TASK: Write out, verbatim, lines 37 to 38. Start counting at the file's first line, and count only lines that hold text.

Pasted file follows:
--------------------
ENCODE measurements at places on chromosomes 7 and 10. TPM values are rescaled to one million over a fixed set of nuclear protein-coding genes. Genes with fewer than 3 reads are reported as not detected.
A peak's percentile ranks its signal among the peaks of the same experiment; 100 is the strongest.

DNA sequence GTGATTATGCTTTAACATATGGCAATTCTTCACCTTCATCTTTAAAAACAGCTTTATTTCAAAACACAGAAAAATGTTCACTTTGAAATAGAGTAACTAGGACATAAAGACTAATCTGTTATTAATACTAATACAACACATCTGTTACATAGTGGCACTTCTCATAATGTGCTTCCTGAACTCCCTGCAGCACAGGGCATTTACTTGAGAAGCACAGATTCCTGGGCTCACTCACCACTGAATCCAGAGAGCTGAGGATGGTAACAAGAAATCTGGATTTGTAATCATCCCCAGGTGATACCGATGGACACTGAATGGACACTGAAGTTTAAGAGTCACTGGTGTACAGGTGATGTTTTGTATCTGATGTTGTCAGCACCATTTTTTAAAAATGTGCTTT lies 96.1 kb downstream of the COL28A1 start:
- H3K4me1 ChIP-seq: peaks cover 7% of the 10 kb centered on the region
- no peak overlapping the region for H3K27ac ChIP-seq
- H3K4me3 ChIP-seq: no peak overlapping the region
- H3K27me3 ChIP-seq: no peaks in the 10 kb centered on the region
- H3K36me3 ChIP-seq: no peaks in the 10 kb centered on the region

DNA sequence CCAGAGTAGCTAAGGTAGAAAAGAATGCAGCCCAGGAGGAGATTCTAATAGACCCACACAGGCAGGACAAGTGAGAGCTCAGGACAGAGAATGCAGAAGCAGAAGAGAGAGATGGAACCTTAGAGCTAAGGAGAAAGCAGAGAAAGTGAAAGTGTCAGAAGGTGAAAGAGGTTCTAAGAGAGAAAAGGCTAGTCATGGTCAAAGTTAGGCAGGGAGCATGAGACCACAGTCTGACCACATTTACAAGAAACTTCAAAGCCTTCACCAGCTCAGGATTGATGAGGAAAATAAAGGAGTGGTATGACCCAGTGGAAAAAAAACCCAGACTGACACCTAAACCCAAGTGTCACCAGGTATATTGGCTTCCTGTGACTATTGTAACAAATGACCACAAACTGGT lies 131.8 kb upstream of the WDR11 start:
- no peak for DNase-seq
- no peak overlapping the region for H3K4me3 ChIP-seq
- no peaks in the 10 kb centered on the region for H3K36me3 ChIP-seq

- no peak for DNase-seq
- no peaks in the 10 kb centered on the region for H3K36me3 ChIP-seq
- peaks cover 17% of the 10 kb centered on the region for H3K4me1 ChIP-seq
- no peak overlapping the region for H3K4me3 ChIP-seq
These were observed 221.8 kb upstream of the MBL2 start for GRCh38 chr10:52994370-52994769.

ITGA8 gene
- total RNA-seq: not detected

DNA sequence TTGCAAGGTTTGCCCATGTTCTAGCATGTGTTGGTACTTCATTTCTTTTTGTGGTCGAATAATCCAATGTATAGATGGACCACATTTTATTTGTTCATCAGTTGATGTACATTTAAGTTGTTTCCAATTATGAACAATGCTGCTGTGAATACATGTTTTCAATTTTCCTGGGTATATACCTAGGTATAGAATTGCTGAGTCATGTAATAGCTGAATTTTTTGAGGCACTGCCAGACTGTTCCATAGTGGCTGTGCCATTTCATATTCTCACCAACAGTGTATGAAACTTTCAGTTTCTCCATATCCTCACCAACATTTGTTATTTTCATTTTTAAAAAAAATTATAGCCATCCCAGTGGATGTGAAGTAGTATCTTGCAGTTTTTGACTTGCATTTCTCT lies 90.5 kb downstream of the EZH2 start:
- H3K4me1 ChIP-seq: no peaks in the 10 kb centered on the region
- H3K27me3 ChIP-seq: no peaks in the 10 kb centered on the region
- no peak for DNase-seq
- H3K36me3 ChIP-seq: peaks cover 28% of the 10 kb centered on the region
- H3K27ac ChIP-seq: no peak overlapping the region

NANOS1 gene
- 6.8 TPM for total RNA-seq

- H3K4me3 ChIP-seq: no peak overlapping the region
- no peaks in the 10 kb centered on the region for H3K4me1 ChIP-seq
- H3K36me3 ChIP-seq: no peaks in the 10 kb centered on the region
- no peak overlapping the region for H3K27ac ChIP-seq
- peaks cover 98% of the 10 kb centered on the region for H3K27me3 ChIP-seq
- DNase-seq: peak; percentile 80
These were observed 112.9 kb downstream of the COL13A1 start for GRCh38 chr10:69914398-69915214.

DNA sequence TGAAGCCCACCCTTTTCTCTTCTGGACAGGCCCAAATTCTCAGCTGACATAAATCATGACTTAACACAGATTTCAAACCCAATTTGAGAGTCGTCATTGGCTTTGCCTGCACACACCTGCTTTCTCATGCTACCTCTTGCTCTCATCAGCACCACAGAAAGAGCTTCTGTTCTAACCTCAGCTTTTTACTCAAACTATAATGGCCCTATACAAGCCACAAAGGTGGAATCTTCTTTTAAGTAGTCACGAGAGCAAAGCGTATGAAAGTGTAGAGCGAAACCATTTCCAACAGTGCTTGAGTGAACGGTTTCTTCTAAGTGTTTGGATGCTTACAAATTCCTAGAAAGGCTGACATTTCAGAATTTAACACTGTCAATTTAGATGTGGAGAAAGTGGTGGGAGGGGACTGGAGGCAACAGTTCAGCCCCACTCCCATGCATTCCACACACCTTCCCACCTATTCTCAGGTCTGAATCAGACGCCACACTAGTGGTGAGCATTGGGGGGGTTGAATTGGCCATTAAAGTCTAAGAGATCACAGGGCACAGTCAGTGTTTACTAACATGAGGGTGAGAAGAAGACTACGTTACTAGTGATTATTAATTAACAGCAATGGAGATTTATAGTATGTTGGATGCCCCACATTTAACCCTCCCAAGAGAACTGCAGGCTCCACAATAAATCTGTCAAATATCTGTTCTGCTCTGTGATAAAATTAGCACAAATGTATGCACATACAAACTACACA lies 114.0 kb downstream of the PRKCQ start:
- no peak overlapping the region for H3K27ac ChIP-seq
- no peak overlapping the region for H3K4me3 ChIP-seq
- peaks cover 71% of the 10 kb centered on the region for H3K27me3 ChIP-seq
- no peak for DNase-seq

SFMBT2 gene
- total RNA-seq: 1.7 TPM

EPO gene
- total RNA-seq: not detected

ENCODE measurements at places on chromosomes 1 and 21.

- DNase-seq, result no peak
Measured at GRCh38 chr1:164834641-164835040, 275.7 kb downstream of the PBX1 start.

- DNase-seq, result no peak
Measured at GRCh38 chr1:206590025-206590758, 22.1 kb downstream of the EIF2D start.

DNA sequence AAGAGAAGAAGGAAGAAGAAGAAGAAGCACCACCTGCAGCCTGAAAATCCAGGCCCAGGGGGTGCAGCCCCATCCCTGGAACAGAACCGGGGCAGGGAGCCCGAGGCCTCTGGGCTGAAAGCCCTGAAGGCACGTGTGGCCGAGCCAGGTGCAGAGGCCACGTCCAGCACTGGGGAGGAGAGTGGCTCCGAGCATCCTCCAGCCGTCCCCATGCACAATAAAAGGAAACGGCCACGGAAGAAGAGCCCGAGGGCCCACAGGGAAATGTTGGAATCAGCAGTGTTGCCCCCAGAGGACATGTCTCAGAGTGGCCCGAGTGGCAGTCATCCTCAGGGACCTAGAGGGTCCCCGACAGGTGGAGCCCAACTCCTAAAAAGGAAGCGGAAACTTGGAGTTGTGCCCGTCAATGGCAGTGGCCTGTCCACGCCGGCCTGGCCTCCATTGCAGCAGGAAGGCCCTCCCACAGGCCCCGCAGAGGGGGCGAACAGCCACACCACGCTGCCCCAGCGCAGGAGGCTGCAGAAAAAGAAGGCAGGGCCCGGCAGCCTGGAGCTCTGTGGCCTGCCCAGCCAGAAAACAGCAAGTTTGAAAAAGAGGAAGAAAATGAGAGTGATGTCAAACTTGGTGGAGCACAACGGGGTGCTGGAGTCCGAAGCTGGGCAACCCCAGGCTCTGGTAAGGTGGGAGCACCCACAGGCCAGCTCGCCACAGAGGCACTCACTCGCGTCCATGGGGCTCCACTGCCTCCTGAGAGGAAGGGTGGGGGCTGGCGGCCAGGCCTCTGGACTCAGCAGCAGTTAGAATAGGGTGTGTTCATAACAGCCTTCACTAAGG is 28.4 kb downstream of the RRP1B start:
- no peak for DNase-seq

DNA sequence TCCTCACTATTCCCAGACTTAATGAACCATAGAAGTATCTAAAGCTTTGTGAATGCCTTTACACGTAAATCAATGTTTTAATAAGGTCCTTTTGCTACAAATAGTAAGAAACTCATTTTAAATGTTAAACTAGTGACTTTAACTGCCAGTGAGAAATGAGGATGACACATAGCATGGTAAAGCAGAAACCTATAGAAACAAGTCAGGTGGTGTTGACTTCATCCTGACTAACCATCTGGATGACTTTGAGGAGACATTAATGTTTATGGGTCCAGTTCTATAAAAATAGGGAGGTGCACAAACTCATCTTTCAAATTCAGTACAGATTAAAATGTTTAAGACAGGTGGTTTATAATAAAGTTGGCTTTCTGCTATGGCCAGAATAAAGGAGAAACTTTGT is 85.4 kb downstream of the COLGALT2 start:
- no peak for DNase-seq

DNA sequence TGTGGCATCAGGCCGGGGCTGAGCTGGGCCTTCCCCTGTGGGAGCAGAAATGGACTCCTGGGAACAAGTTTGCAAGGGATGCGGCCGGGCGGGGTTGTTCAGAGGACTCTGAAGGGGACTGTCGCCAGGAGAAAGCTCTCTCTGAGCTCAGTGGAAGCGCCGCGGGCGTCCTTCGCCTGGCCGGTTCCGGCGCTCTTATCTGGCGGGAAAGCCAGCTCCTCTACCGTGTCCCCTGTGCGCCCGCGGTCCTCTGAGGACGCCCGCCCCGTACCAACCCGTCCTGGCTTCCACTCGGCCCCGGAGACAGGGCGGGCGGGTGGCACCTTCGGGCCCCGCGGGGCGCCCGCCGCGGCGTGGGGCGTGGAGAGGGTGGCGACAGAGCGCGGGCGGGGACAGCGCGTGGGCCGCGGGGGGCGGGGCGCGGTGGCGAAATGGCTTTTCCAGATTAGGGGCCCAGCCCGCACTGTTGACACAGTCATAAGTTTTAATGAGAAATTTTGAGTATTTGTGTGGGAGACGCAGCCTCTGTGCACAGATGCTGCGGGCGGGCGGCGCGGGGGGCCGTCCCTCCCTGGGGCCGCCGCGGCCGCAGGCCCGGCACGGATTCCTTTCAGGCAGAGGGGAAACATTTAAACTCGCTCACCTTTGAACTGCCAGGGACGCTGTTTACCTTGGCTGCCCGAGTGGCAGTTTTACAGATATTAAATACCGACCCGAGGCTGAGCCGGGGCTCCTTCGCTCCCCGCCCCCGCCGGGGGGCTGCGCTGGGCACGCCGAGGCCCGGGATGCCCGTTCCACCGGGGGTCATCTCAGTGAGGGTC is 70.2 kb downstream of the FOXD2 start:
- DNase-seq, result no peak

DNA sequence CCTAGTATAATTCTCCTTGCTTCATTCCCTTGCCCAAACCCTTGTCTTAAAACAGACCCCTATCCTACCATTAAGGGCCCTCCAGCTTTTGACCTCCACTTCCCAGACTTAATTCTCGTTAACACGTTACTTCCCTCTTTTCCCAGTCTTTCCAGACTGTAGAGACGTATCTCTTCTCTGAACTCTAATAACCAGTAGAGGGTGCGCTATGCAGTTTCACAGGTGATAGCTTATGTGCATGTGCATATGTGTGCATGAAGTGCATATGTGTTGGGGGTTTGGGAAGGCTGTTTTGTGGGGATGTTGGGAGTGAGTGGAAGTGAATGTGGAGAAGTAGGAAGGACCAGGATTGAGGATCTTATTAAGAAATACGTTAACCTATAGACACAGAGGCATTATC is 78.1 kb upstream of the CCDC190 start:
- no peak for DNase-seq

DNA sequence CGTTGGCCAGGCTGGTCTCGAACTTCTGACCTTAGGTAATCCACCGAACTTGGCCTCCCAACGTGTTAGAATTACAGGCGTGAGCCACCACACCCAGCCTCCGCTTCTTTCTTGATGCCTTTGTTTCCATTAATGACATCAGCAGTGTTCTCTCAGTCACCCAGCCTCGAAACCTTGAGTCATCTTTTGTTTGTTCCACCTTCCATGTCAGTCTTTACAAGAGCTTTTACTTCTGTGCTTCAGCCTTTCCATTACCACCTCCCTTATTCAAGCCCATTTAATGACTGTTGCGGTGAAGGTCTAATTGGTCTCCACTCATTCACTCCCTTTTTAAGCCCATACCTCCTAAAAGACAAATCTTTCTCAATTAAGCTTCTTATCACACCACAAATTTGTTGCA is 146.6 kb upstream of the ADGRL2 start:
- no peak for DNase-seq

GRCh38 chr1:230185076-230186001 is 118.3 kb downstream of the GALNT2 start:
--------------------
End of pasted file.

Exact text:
- no peak overlapping the region for H3K4me3 ChIP-seq
- peaks cover 71% of the 10 kb centered on the region for H3K27me3 ChIP-seq